Posted by: Robert Westervelt
malicious URLs, Security Vendor News
List of malware domains can be fed into IPS and IDS appliances to disrupt communication between malware and an attacker’s command and control server.
RSA is bolstering its CyberCrime Intelligence Service, adding malicious domain blacklists as a new feature for organizations that use the service.
Malicious domain blacklists, which can be gotten from a variety of sources, are pieced together by the security research community to cut off malware from their command and control server. Blacklisted hosts and IP addresses are used by cybercriminals for launching attacks or storing stolen information. Many of the blacklist feeds are freely available, but RSA’s service will bring together information it has collected from its partners into one location.
The RSA CyberCrime Intelligence Service is a managed security service, which provides companies with data about infected machines and systems present on their network. It focuses mainly on endpoint devices and provides raw data on malware detection and what business data or email correspondence may have been compromised. RSA said the data helps organizations identify gaps in existing security policies, remediate incidents of identity theft and infected corporate machines and educate employees about the impact of malware infections.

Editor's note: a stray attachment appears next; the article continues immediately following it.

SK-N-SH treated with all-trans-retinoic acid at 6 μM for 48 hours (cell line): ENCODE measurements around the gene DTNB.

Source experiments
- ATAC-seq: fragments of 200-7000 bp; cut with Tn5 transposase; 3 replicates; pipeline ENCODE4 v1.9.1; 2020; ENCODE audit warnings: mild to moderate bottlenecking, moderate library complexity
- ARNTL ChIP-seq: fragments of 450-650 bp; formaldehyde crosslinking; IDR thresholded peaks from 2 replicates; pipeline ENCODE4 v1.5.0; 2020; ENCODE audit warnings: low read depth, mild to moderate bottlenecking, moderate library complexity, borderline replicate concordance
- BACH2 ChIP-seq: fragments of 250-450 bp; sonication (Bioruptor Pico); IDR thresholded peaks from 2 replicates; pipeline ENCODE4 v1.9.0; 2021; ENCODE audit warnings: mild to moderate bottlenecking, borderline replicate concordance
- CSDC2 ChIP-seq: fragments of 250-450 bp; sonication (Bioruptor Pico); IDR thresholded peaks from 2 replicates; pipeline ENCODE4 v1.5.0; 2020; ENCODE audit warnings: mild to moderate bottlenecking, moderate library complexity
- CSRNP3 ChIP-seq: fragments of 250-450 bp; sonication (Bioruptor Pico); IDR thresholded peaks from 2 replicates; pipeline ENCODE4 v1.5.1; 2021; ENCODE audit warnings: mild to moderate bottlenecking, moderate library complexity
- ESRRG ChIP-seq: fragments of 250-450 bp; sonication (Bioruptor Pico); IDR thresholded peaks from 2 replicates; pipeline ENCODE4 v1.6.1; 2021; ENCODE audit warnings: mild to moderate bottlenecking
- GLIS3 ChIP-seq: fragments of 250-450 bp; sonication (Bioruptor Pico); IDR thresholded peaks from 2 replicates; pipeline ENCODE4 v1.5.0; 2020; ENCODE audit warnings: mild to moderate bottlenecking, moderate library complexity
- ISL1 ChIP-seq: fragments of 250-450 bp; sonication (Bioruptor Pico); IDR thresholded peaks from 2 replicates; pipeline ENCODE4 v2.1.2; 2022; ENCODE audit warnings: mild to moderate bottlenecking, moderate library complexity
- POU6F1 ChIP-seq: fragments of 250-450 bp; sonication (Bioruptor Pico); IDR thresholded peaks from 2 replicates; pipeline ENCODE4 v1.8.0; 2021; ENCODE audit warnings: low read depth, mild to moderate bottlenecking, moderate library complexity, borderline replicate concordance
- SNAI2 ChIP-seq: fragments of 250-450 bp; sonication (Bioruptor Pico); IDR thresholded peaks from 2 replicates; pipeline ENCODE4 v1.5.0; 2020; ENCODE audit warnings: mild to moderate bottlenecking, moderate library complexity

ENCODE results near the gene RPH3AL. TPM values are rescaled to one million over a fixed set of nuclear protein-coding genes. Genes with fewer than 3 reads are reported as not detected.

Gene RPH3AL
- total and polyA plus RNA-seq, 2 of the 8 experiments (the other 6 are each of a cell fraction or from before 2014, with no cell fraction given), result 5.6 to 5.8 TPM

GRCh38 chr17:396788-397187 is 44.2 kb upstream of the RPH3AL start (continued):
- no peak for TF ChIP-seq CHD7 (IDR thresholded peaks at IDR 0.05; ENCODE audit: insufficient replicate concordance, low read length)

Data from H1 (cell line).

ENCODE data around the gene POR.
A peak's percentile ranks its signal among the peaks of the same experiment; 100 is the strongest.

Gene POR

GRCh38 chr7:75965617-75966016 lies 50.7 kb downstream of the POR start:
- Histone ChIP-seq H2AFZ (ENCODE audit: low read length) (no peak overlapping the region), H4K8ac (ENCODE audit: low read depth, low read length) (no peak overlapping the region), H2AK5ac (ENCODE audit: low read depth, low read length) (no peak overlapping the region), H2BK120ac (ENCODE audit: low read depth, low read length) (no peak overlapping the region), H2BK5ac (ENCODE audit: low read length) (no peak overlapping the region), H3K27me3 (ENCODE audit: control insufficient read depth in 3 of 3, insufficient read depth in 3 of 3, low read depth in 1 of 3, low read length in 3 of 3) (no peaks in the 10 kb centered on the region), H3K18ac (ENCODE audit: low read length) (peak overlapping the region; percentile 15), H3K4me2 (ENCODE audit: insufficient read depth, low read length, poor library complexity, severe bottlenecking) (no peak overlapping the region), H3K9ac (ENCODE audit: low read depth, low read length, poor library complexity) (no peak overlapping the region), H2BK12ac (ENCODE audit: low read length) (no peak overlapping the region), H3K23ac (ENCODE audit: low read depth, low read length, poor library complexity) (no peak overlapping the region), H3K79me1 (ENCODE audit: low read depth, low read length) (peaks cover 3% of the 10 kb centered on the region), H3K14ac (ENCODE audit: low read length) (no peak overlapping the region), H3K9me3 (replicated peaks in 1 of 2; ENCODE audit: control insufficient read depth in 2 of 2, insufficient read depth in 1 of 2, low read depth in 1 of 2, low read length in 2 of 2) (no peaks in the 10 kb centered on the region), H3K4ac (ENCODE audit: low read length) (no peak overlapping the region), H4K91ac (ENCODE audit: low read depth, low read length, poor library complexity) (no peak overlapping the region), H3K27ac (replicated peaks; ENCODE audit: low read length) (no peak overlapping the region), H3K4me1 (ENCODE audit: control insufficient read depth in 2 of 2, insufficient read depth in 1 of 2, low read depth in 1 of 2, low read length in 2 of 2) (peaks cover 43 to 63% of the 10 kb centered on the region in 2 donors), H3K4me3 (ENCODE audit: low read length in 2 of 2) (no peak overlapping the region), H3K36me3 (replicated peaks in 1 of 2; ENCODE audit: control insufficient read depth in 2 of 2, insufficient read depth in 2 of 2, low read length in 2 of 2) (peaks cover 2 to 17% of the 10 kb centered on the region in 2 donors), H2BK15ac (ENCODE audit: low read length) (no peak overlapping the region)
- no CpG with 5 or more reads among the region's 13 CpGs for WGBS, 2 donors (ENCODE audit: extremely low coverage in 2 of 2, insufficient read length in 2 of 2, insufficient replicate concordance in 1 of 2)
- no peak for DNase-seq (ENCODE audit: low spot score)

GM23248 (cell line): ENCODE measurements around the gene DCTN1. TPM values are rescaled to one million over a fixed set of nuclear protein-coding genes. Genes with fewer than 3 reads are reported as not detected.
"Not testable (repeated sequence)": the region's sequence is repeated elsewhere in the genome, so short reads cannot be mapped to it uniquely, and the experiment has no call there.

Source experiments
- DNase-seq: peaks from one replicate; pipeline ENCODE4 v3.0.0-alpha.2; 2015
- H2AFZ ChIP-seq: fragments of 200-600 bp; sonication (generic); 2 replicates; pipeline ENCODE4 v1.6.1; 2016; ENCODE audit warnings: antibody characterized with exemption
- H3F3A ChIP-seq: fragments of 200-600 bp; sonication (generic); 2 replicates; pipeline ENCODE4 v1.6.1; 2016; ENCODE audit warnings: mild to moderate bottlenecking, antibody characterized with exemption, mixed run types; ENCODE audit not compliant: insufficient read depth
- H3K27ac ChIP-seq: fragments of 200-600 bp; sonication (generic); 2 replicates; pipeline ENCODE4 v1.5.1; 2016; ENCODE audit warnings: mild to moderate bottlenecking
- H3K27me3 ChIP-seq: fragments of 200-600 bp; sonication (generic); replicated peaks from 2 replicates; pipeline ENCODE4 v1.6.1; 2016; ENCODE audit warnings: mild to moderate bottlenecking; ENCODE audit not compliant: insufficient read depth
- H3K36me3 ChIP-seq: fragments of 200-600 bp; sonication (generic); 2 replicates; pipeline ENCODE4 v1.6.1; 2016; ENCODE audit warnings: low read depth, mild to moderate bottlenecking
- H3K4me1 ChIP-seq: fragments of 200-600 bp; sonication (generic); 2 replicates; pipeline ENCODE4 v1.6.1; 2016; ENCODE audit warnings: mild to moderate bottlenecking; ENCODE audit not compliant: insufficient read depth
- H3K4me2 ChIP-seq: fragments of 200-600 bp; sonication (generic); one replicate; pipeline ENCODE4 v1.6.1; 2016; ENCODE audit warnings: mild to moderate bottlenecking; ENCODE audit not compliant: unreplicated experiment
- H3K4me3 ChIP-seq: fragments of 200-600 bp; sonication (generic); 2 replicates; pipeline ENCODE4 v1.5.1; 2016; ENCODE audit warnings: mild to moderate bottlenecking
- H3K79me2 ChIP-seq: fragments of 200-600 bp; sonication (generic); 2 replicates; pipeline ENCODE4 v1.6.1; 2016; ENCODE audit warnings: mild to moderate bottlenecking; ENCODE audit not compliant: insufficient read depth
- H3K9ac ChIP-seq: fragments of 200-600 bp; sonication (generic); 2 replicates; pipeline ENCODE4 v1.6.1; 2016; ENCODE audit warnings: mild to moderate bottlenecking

RSA is likely wrapping in data pulled from its NetWitness acquisition. NetWitness Spectrum provids users to with a feed to the Malware Domain List, ZeuSTracker and Shadowserver, as well as its own live threat intelligence service. RSA also licenses feeds from its partners, which collect malicious IP and domain data from their customer base.
McAfee, Symantec, VeriSign and other security vendors offer similar managed security intelligence services. IBM, Hewett-Packard and CA also offer security services that include threat assessments and other services designed to help organizations assess their individual risk profile. Some services like VeriSign’s iDefense Security Intelligence Services offer more robust information, including vulnerability data and malicious code analysis to help incident response teams.
Telecommunications providers AT&T and Verizon also have subscription-based services providing near real-time threat landscape data and information specific to an organization. In June, Verizon announced a new Incident Analytics Service, which brings together the firm’s popular data breach investigation report along with data from its incident, classification and reporting repository. The goal of that service is to help organizations score themselves relative to other firms in their peer group.